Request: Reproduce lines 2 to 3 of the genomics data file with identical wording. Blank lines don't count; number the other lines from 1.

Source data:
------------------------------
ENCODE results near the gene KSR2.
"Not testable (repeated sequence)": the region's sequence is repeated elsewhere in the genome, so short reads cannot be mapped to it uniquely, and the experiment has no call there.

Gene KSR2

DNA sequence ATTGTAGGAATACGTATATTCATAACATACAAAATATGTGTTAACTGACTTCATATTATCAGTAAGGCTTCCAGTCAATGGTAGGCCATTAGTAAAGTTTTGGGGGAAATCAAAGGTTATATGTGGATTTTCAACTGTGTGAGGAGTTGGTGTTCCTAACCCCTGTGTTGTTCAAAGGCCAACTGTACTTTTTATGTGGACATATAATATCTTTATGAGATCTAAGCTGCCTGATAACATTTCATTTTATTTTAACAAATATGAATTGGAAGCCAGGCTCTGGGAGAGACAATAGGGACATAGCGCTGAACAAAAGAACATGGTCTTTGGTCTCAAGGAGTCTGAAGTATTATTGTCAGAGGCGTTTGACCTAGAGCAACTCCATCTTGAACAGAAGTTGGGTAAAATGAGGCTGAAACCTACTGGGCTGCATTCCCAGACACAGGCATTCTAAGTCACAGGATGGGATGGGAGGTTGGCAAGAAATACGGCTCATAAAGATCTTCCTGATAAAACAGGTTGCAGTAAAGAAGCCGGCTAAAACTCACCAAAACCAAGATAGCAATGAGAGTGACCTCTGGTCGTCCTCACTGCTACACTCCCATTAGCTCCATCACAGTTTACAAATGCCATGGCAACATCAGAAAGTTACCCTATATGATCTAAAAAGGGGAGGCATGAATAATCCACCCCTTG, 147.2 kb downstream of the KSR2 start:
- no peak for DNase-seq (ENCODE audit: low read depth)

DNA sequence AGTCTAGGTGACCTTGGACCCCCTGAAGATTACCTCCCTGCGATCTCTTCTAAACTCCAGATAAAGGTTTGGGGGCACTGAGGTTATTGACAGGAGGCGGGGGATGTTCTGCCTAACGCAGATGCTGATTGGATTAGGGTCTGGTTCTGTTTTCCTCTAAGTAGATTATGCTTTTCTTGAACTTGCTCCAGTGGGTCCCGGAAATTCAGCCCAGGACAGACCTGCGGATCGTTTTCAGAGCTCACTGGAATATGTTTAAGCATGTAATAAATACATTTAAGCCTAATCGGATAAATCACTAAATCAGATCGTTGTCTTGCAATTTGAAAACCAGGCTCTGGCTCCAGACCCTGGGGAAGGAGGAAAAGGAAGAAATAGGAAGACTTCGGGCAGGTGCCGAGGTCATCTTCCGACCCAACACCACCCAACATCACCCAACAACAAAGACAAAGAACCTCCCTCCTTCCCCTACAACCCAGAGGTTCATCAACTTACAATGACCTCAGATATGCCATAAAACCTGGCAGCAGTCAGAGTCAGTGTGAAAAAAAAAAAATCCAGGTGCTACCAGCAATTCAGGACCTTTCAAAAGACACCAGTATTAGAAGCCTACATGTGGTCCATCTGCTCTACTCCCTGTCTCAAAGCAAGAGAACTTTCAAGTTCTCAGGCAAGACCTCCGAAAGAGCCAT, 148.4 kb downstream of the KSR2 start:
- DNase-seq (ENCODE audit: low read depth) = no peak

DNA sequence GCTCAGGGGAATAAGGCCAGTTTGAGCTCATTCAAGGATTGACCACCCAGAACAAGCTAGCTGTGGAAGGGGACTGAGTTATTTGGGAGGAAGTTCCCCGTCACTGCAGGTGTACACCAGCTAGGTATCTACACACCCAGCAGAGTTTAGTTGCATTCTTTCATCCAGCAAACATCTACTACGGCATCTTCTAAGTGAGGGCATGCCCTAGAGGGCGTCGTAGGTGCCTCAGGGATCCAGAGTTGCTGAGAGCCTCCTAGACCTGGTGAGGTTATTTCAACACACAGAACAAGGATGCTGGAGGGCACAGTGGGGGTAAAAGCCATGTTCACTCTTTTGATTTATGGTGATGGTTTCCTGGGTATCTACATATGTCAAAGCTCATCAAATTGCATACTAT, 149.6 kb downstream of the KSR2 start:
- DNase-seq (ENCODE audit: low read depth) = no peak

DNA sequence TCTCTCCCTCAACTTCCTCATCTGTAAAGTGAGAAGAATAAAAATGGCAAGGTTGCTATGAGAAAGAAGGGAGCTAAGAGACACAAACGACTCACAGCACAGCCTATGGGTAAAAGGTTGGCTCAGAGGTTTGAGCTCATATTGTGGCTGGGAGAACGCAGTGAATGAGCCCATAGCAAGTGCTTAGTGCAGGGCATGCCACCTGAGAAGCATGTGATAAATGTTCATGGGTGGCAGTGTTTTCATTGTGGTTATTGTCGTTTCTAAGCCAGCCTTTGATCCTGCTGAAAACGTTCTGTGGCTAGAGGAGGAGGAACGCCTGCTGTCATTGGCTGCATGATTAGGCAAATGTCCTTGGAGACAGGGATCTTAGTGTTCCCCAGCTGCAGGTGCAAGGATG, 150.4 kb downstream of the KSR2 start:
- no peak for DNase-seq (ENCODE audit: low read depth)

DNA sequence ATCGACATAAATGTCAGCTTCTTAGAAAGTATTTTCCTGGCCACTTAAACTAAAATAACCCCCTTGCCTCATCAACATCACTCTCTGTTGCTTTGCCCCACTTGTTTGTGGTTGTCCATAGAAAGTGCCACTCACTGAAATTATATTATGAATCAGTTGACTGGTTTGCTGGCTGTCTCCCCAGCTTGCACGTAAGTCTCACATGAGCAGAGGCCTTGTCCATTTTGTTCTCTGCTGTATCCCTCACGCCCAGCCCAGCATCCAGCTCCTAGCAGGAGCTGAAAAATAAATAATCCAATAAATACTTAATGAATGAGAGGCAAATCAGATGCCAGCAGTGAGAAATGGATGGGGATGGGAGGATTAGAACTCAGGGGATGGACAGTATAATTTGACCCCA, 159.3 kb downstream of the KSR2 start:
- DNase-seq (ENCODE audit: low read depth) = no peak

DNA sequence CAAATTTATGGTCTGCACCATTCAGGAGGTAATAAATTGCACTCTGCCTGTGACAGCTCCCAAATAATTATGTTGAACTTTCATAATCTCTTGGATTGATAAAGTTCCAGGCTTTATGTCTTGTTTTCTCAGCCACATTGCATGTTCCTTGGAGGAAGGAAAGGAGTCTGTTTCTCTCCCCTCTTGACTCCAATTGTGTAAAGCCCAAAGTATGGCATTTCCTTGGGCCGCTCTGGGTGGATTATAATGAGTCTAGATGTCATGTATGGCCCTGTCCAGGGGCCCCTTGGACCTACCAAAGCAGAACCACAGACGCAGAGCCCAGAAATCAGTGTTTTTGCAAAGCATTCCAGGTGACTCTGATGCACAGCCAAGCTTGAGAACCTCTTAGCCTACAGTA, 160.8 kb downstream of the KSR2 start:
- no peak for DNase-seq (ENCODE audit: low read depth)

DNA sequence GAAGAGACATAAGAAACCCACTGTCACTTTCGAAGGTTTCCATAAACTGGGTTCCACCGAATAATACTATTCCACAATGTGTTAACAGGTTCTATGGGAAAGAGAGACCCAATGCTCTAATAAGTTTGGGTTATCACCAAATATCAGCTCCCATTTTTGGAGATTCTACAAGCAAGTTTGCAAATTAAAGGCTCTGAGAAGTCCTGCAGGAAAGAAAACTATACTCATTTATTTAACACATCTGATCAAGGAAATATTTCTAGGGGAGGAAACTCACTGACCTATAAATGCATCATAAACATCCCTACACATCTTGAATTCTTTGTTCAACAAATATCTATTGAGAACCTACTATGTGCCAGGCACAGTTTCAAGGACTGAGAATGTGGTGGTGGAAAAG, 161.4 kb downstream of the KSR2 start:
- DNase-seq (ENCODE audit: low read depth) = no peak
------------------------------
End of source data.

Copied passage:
"Not testable (repeated sequence)": the region's sequence is repeated elsewhere in the genome, so short reads cannot be mapped to it uniquely, and the experiment has no call there.

Gene KSR2